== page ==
drawing cards, you’re probably better off going through the Portal while visiting the Cloister is what you want to do when aiming to fight discard. No new
world order but definitely a nice extra-option to exert minor influence through tweaking.

Come meet the greatest thief in the multiverse – make sure you keep an eye on your valuables, though. So what does Dack bring to the table? A three mana
price tag is definitely promising and a plus ability that draws cards (well, trades dead cards for fresh ones) drives that potential home. The minus
ability isn’t the greatest in Legacy (though stealing a Jitte or Batterskull is kinda nice), but seems awesome in Vintage (Sol Ring, Time Vault and almost
any reasonable Tinker target are perfect baubles to liberate). Finally, Dack’s emblem teaching you to steal just as well as he does is unlikely to be
particularly good – how many spells that target things and don’t get rid of them are you playing in constructed, exactly? We don’t generally play
planeswalkers for their ultimates anyway, so where does that leave us?

Playing Dack for either of the stealing abilities alone is unlikely to be worth it. For him to really steal the show, your deck needs to want to loot a lot. You also want to be playing a reasonably long game, though –
disqualifying Dredge and Reanimator – as otherwise you’re just better off with the sorcery one-shots. To me that screams for one particular co-conspirator:
Goblin Welder. Maybe I just love the little Goblin far too much, but Dack feels as if he was tailor-made to bring back his glory days. If you’ve been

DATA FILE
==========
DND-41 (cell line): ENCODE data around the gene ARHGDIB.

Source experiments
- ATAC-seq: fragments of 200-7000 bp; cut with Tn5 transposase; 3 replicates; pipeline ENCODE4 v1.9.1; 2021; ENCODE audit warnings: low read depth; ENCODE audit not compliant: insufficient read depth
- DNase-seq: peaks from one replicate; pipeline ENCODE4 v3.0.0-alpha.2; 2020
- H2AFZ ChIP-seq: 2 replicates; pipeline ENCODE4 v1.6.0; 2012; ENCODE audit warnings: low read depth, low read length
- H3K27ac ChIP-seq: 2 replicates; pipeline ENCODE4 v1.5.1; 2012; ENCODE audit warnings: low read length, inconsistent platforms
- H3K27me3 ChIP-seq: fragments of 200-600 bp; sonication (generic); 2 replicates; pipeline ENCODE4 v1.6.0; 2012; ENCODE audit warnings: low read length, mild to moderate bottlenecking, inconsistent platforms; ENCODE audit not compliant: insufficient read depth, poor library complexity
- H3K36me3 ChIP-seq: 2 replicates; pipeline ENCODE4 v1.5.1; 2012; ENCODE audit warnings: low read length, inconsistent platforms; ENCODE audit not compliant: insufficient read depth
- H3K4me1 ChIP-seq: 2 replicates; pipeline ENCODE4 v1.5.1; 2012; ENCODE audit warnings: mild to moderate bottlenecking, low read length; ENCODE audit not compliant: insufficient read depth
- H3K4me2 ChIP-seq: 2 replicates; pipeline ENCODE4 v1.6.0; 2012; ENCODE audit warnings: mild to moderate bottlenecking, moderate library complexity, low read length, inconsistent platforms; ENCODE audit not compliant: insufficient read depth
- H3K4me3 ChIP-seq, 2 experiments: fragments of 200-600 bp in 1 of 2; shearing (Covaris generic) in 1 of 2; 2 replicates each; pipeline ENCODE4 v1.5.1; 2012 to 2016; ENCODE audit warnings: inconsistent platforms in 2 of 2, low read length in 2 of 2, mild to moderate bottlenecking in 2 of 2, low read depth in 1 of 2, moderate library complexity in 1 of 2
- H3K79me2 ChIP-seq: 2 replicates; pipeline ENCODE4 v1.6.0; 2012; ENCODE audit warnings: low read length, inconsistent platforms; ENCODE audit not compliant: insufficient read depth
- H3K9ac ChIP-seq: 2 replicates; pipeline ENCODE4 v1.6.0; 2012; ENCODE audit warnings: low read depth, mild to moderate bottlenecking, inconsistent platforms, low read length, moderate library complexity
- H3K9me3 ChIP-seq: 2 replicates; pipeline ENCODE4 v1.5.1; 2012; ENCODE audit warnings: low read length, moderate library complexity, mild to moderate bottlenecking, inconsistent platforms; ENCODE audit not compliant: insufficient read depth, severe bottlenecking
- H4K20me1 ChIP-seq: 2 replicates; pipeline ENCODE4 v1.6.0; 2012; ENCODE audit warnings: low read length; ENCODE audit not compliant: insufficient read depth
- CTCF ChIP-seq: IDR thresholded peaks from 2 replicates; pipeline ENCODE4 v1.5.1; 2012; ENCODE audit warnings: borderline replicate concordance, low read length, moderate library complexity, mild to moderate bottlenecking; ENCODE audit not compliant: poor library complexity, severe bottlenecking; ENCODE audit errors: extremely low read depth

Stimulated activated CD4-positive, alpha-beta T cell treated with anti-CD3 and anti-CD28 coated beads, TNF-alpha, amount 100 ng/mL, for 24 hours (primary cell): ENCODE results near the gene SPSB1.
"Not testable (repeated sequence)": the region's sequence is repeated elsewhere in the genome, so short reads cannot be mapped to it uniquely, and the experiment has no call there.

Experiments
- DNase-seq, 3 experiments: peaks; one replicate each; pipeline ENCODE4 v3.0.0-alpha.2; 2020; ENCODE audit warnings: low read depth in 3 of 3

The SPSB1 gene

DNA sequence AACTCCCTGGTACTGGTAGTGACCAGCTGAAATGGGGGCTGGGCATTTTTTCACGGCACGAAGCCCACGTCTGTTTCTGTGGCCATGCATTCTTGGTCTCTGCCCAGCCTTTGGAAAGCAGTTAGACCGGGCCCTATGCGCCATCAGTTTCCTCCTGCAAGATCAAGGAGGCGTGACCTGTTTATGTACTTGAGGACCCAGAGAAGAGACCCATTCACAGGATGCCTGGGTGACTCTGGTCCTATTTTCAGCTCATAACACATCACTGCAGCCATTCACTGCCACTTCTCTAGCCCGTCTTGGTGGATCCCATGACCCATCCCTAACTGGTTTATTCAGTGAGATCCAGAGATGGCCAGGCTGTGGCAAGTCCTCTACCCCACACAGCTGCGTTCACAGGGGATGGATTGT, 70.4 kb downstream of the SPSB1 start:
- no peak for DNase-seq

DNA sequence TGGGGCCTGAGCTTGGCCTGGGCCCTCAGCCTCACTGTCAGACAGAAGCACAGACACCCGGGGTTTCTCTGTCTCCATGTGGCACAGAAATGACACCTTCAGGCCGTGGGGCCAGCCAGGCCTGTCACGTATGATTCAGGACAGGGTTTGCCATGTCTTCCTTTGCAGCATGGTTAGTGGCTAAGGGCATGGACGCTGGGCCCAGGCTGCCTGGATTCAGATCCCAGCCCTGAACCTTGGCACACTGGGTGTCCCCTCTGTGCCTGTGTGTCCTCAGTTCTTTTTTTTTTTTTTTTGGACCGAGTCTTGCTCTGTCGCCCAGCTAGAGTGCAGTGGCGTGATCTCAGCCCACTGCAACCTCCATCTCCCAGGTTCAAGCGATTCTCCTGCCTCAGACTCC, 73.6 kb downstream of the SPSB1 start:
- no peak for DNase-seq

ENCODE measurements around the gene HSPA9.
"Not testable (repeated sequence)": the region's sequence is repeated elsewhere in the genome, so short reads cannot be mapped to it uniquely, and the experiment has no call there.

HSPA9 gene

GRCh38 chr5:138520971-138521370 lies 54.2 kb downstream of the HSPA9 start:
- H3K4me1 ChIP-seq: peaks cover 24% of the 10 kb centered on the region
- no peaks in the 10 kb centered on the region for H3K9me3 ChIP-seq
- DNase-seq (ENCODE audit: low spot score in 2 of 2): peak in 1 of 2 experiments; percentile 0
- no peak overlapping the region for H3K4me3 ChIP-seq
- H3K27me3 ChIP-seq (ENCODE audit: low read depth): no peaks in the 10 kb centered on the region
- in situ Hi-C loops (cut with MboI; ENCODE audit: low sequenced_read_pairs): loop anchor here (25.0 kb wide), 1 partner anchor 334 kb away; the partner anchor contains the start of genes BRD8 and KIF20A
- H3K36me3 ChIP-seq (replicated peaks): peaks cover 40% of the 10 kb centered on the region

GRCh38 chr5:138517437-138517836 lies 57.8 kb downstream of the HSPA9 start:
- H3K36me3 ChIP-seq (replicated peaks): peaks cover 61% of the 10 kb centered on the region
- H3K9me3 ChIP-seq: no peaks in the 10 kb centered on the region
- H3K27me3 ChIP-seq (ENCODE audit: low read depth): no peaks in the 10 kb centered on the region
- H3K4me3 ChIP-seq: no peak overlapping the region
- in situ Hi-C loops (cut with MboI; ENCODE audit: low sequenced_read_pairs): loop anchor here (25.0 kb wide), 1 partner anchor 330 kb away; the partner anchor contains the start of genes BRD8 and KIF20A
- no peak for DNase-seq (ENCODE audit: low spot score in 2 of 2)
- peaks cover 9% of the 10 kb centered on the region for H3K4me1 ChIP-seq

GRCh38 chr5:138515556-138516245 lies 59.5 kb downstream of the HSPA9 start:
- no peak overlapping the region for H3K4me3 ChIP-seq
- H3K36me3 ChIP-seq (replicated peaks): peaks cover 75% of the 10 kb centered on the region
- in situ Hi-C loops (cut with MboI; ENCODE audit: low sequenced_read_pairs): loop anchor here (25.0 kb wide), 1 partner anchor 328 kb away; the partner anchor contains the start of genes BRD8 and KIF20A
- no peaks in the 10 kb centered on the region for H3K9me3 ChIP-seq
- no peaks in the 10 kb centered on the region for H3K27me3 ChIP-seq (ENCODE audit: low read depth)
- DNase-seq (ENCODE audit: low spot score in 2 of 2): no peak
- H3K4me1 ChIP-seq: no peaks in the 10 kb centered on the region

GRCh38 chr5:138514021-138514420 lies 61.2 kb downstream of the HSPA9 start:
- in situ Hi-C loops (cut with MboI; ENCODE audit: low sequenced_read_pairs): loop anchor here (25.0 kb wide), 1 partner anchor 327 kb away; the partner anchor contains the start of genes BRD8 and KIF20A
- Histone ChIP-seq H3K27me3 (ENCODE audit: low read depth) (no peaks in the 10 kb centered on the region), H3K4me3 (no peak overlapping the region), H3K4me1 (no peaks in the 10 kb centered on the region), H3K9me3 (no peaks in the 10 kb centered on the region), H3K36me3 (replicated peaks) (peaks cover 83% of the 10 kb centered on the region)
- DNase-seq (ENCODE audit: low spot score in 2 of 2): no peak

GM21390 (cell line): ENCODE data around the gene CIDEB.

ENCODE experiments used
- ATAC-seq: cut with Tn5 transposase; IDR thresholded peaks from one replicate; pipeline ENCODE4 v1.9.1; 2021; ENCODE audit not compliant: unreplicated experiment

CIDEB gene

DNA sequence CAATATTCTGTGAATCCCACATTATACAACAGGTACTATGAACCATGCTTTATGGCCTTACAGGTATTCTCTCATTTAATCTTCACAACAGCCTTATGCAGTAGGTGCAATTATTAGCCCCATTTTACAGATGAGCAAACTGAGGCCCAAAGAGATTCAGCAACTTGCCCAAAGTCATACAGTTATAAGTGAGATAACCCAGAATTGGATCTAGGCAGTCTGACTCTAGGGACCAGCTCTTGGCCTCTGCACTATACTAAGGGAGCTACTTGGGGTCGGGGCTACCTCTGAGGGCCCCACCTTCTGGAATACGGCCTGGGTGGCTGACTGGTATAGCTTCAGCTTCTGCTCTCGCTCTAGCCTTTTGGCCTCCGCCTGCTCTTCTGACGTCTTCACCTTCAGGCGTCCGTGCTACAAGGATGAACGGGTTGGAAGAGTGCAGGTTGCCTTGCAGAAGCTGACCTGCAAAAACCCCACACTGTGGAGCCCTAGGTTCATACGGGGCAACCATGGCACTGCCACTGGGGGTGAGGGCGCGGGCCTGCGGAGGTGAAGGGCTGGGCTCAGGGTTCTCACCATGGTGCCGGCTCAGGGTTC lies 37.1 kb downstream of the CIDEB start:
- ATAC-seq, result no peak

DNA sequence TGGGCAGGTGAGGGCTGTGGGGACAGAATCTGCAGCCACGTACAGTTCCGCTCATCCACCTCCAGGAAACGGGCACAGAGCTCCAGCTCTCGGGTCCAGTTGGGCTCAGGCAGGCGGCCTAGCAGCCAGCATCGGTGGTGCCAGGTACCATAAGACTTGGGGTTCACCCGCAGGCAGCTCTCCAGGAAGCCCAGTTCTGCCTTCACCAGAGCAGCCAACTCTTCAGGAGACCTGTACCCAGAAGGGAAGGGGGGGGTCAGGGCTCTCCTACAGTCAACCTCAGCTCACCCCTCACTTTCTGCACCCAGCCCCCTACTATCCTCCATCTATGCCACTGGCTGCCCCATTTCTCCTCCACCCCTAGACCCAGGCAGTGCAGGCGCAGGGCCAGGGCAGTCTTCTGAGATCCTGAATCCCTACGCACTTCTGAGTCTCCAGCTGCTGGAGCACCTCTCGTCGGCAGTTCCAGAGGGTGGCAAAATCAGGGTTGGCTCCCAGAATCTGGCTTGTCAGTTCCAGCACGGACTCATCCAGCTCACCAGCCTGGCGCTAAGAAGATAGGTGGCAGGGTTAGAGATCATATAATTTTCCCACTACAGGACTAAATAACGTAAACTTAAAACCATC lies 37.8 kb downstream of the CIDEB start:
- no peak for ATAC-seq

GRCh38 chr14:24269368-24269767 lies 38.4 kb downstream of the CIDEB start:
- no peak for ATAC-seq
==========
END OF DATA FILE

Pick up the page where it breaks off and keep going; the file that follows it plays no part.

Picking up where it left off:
playing for long enough, you might remember one-time Vintage power house Control Slaver, crippled ever since Thirst for Knowledge has been restricted
(Welding around expensive artifacts is much less powerful if you actually have to cast them first). Dack might be exactly the tool that deck needed to pop
back up.

For the same three mana – though sadly at sorcery speed – you don’t ever get to draw three, discard one. The planeswalker on the board has a lot of value
in itself though, (I did mention Tinker, didn’t I?) and while sitting there and posing a threat, he works in parallel to filter your draws and stock the
graveyard with both Welder-targets and a lot of cards to Yawgmoth’s Will back. Something along these lines definitely feels worth exploring:

That’s just a rough draft that likely needs both a couple of ways to interact with the board in the maindeck as well as additional tuning, but given how
little I actually know about the current Vintage metagame, I don’t think I’m the person to be doing that. Hopefully someone with more opportunity to
actually play the format decides to run with this one though. There’s a reason Goblin Welder was once considered a clear include in the ten best creatures
ever printed (competing for top spot, actually) and having him team up with the greatest thief in the multiverse might re-unlock the potential he proved to
have in the past.

I’m not sure what kind of deck wants a three mana mana elf that makes both players draw a card whenever it is used, but having access to this as a
repeatable effect is actually reasonably powerful. Seeing the amount of play Temple Bell sees – none – the chances of Selvala are quite low, but if you
already want Temple Bell for some reason, you might want to take a look at the Returned Explorer.

Not a card you expected me to mention? I can’t say that I’m surprised. With that X and two colored symbols in the upper right corner, Grenzo looks
extremely clunky on first sight. However, what we should really be evaluating is this:


Legendary Creature – Goblin


2: If the bottom card of your library is a creature, put it into play.

Kicker X: Put X +1/+1 counters on Grenzo.

Seeing the potential yet? A 2/2 bear that can be found with Goblin Matron and will stick around when revealed to Goblin Ringleader isn’t the most terrible
of cards to put in Goblins already, and because nothing in Goblins has more than two points of power, it provides you with a lategame plan that is more
overpowering than even Goblin Ringleader chaining given you have enough lands. Because Grenzo allows you to continually pay mana for more goblins, your